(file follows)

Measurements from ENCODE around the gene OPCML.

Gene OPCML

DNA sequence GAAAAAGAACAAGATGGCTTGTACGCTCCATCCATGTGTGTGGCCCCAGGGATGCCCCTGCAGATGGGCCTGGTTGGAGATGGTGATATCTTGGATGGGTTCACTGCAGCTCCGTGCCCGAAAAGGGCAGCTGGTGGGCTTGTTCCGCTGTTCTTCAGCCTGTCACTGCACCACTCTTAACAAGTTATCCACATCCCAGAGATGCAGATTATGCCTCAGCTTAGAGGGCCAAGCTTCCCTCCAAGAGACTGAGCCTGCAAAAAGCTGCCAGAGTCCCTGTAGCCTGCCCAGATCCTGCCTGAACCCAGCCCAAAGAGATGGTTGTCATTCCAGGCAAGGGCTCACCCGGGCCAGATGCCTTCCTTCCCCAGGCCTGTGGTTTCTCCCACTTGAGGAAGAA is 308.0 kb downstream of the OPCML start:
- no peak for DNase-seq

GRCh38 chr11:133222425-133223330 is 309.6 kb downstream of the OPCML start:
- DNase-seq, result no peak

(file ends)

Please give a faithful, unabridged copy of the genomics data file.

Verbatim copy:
Measurements from ENCODE around the gene OPCML.

Gene OPCML

DNA sequence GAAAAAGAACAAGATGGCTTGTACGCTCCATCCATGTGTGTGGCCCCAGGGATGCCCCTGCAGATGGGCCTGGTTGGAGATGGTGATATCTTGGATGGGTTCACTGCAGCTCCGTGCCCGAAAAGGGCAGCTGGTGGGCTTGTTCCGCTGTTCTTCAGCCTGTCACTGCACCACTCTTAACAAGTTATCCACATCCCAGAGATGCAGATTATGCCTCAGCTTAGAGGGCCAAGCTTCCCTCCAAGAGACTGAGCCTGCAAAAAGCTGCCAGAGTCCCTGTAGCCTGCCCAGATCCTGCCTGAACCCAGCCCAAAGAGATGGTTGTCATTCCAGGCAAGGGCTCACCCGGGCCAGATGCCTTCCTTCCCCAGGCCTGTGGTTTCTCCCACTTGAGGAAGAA is 308.0 kb downstream of the OPCML start:
- no peak for DNase-seq

GRCh38 chr11:133222425-133223330 is 309.6 kb downstream of the OPCML start:
- DNase-seq, result no peak